Google Doodle bows to Stanislavski, the man behind method acting

Konstantin Stanislavski famously said "there are no small parts, only small actors."

Sean Keane Former Senior Writer
Sean knows far too much about Marvel, DC and Star Wars, and poured this knowledge into recaps and explainers on CNET. He also worked on breaking news, with a passion for tech, video game and culture.
Expertise Culture | Video Games | Breaking News
Sean Keane
2 min read

The basics of Konstantin Stanislavski's system are seen in Thursday's Google Doodle.

Google Doodle

Thursday's Google Doodle pays tribute to Konstantin Stanislavski, a Russian actor, on what would've been his 156th birthday.

Konstantin Stanislavski as Don Juan

Stanislavski plays Don Juan in 1889.

Getty Images

Konstantin Sergeyevich Alexeyev was born in Moscow on Jan. 17, 1863, and took the stage name Stanislavski to conceal his theatrical work from his affluent family.

Initially a performer, he also took an interest in directing and production, and he founded the Moscow Arts Theater with playwright and director Vladimir Nemirovich-Danchenko in 1898.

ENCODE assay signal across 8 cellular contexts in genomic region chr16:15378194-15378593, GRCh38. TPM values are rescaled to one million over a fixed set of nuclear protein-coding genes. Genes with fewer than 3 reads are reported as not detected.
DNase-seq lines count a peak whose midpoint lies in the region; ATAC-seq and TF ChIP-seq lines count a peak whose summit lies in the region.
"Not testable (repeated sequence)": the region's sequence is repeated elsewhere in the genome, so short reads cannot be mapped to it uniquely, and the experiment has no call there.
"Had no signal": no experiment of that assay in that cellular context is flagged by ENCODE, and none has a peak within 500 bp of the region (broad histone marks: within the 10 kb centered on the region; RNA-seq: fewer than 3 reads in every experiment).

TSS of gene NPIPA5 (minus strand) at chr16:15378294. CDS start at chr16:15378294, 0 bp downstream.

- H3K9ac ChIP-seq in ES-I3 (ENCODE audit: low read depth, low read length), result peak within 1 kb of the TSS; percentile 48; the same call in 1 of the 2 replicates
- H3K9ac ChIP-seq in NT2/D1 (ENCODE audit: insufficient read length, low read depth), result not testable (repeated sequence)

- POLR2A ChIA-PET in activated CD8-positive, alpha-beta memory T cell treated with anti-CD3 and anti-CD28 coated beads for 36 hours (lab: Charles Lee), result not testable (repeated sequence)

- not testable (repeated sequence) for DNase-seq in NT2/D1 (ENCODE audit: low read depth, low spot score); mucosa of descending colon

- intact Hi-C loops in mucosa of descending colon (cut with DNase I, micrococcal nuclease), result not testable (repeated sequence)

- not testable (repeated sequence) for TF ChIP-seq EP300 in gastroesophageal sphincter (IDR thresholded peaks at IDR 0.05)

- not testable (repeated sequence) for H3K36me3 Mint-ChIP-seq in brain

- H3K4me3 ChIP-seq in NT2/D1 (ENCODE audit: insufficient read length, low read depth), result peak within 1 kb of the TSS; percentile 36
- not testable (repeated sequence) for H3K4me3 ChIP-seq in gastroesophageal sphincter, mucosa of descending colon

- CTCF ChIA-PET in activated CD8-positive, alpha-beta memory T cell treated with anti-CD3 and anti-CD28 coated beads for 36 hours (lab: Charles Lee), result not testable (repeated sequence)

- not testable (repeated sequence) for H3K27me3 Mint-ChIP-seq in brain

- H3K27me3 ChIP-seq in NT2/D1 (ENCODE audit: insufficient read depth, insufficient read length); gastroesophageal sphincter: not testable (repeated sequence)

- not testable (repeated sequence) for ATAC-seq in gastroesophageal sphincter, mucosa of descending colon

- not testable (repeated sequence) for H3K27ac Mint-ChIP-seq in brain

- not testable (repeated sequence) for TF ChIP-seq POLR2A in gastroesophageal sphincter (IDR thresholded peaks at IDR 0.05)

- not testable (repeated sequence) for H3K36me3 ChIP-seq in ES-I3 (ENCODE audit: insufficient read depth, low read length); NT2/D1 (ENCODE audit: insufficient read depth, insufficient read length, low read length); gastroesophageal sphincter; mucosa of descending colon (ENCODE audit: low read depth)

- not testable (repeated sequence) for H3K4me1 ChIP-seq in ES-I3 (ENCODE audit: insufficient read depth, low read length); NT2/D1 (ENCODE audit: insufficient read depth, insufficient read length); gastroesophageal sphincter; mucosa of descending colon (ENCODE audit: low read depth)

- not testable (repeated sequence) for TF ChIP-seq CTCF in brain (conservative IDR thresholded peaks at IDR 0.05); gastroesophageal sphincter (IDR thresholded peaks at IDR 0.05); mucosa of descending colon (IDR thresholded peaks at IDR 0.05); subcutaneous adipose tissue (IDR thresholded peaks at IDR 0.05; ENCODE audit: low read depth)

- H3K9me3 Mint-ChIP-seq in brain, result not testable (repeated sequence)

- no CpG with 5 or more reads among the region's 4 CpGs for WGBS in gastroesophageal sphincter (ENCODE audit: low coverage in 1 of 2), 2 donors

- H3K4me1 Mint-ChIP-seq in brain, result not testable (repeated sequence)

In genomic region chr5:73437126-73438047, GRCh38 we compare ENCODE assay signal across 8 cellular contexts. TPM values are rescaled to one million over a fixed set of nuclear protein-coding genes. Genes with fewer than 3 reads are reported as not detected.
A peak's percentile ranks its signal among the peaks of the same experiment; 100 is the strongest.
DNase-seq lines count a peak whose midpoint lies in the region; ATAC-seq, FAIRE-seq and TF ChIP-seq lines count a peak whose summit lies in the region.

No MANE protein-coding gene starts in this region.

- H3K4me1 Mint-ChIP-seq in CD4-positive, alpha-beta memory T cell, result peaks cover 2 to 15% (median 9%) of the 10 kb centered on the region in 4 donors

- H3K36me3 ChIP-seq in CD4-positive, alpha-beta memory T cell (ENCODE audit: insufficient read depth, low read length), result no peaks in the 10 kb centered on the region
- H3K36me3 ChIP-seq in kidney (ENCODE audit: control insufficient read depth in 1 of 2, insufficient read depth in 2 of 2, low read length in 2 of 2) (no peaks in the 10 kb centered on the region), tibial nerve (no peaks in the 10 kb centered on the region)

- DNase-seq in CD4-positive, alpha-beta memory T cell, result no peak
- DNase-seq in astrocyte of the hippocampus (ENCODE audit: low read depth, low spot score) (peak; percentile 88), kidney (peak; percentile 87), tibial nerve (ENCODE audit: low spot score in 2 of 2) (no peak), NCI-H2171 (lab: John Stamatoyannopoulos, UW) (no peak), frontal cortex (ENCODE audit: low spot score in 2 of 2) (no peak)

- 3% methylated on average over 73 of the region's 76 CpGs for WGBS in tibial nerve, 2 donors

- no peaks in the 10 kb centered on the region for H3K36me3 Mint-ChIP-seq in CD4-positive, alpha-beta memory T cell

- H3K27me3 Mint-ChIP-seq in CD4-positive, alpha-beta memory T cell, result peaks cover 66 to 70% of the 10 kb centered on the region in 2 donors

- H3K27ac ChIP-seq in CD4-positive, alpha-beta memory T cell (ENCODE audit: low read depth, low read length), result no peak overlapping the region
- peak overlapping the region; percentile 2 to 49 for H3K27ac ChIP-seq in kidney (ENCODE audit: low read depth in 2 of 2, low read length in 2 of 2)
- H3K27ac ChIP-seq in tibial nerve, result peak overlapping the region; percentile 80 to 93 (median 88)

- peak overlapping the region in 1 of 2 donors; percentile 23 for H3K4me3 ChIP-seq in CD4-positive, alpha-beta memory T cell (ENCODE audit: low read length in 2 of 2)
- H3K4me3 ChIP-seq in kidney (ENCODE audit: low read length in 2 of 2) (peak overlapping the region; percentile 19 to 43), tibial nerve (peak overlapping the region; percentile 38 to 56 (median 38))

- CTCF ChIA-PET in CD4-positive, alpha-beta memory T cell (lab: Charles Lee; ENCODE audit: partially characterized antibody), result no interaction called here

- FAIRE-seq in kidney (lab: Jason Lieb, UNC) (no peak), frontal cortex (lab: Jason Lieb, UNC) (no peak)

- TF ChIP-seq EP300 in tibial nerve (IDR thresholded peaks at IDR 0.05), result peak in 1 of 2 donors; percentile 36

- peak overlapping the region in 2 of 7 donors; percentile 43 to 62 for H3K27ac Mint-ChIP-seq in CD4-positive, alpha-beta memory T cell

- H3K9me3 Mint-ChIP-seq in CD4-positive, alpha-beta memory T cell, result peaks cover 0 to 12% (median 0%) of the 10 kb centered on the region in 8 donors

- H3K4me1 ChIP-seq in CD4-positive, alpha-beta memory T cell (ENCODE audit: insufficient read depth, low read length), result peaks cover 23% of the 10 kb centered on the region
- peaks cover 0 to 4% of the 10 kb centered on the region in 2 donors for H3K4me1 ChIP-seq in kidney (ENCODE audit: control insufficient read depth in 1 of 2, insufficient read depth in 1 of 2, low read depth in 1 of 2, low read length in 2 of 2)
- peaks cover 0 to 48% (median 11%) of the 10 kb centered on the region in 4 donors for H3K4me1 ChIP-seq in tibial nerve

But Stanislavksi is best known for his "system" of training actors -- which  developed into method acting in Hollywood and on Broadway, where it became associated with award-winning performers like Marlon Brando, Meryl Streep and Al Pacino, among many others.

He came up with seven questions, which can be seen in the animated Doodle that's visible in parts of Europe, Asia and South America, for actors to ask as they explored their characters:

  • Who am I?
  • Where am I?
  • What time is it?
  • What do I want?
  • Why do I want it?
  • How will I get what I want?
  • What must I overcome to get what I want?

They're designed to make actors reflect deeply on their characters and what's motivating them.

"Remember: there are no small parts, only small actors," Stanislavski said.

He was awarded the Red Banner of Labor and the Order of Lenin and given the title "People's Artist of the USSR." He died in Moscow on Aug. 7, 1938, aged 75.

Our Favorite Google Doodles Through the Years

See all photos

Don't want to pay the Netflix price hike? Check out these 10 free alternatives .

The horror movies coming in 2019: Are you ready to scream?